Ann Arbor — Basketball can take you places.
For Michigan, it’s taking the Wolverines overseas for a 10-day trip to Spain, with stops in Barcelona and Madrid, that will include three exhibition games and plenty of sightseeing.
It’s the third time under Michigan coach John Beilein the Wolverines will be leaving the country and flying to Europe, following treks to Belgium in 2010 and Italy in 2014.
And while Beilein will be staying back as he continues to recover from heart surgery, it hasn’t dampened the excitement of the excursion that will begin on Friday and run through Aug. 26.
“It's crazy,” freshman forward Ignas Brazdeikis said last week. “I'm so grateful that I landed on the year where we take the foreign trip. I'm super excited to get on that journey and bond with the guys.
"I've been to Spain once with Team Canada, but I haven't been to Madrid and Barcelona. I heard they are both beautiful cities, so just seeing them will be amazing.”
Under NCAA rules, college basketball teams are allowed to travel internationally during the summer once every four years. And the overseas trips — Michigan's is being funded by private supporters through the athletic department — can be eye-openers for players being exposed to different cultures off the court and new teammates on it.
Interim head coach Saddi Washington said he hopes the cultural experience Spain provides will help make the Wolverines a more connected and cohesive group.
“You got to understand that this is the first time some of these guys have left the country. They've been all over the U.S. playing basketball, but this is a different experience,” said Washington, who had a seven-year professional career overseas in Italy, France, Greece and Israel. “This is another layer to be able to go to a foreign land — literally — and hear and speak different languages, try new cuisines and play a different brand of basketball because the brand of basketball in Europe isn't particularly the same.
“All in all, it's about growth. We have this growth mindset personally and collectively as a team that we want to come back a better version of ourselves.”
One of the most beneficial aspects of the foreign tour is the coveted 10 days of practice that comes with it, especially since it gives Michigan’s coaching staff more time to work with freshmen Brandon Johns, David DeJulius, Colin Castleton, Adrien Nunez and Brazdeikis.
And while the games on these trips may vary in degrees of competition — Michigan beat every team in Italy by 30-plus points then went 16-16 that year — the Wolverines appear poised to face some decent opposition.
According to Washington, Michigan’s first game will be against the Madrid Generals, a team comprised of local free agents in the Barcelona area. The Generals lost to Ohio State by more than 30 points earlier this month.
The second contest will be against Serbian professional team KK Mega Bemax, which has sent nine players to the NBA since 2014, highlighted by Denver Nuggets center Nikola Jokic. Despite losing to Kentucky, 100-64, in the Bahamas last weekend, Bemax should provide a stiff frontcourt challenge with Goga Bitadze, a 6-foot-11, 245-pound center who is projected to be a second-round pick in the 2019 NBA Draft.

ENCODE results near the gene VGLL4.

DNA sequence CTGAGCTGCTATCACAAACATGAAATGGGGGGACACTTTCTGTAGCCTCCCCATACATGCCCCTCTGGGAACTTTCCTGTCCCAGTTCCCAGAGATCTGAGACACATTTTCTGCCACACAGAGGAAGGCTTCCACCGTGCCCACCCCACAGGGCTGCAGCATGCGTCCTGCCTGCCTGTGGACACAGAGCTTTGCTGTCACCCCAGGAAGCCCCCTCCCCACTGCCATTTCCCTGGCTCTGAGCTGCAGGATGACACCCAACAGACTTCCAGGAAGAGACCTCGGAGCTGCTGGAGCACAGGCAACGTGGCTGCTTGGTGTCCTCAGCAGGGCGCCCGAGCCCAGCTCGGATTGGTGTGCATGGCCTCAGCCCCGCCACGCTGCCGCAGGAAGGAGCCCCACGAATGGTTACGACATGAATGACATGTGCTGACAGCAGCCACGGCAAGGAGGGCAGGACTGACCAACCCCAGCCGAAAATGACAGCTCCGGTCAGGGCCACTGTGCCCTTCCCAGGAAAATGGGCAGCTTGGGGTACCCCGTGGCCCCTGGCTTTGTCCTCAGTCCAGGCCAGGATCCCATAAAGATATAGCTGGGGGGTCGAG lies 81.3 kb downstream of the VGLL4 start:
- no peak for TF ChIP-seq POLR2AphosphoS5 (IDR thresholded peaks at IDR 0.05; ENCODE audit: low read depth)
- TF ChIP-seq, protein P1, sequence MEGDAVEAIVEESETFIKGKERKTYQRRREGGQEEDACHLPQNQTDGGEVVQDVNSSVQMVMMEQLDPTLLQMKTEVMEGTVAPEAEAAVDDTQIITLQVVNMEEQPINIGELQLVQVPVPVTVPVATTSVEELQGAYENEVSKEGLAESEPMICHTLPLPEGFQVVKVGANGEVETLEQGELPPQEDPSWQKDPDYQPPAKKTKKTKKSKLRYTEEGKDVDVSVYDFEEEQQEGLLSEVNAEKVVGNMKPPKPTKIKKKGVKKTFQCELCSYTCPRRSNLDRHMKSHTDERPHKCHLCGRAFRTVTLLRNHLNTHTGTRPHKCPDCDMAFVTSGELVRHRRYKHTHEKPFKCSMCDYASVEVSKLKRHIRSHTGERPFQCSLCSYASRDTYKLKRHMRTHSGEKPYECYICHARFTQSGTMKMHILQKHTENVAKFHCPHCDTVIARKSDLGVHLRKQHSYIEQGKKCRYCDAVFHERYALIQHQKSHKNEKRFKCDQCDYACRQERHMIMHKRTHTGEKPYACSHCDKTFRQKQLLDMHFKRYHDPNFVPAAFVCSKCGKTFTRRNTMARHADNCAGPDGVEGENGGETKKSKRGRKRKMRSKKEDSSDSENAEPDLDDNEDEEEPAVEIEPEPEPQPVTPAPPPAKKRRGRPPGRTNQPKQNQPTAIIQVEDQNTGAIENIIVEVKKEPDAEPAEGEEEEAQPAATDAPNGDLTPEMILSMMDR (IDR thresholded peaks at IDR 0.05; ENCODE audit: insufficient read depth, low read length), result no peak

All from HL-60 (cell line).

Michigan will wrap up its international slate against Liga ACB club Joventut Badalona, which competes in the top professional basketball division in Spain and has a familiar face on its roster — former Purdue sharpshooter Dakota Mathias.
All three exhibition games will be played using FIBA rules. None of them will be televised or streamed online.
“What I told the guys is, 'Hey, you're going to go up against grown men who are pros, who understand the physicality of the game. They're really smart players,’” Washington said. “Obviously, we want to go and we want to win, but the greater thing is we want to go and be competitive.
“That’s the main priority from a basketball standpoint, just getting the opportunity to play against somebody other than ourselves and I think the guys are starting to get a little anxious and feeling that.”
More importantly, it’ll give the coaching staff its first glimpse at how the freshmen — except for Castleton, who is sidelined with a broken right hand — perform and respond in a different environment.
Washington said he’s unsure whether he would mix up the lineups and try to evenly distribute playing time each game. However, he noted the returning players will get a healthy share of the minutes and he will also "put our young pups’ feet into the fire.”
Regardless of the results, the Spain voyage should give Michigan a crucial head start at building chemistry and sorting out roles heading into fall practice.
"We have a lot of work to do,” Washington said. “We're a young team and talented but when you look at the makeup of our roster, we have three guys who have had significant playing time in 'X' (Zavier Simpson), Charles (Matthews) and (Jon) Teske. The other 13, 14 guys are first- and second-year players who have either not played a minute of Michigan basketball or played a limited role.
“We might take some lumps along the way, but it'll be a good barometer of what we need to work on and areas we need to grow moving forward into the season.”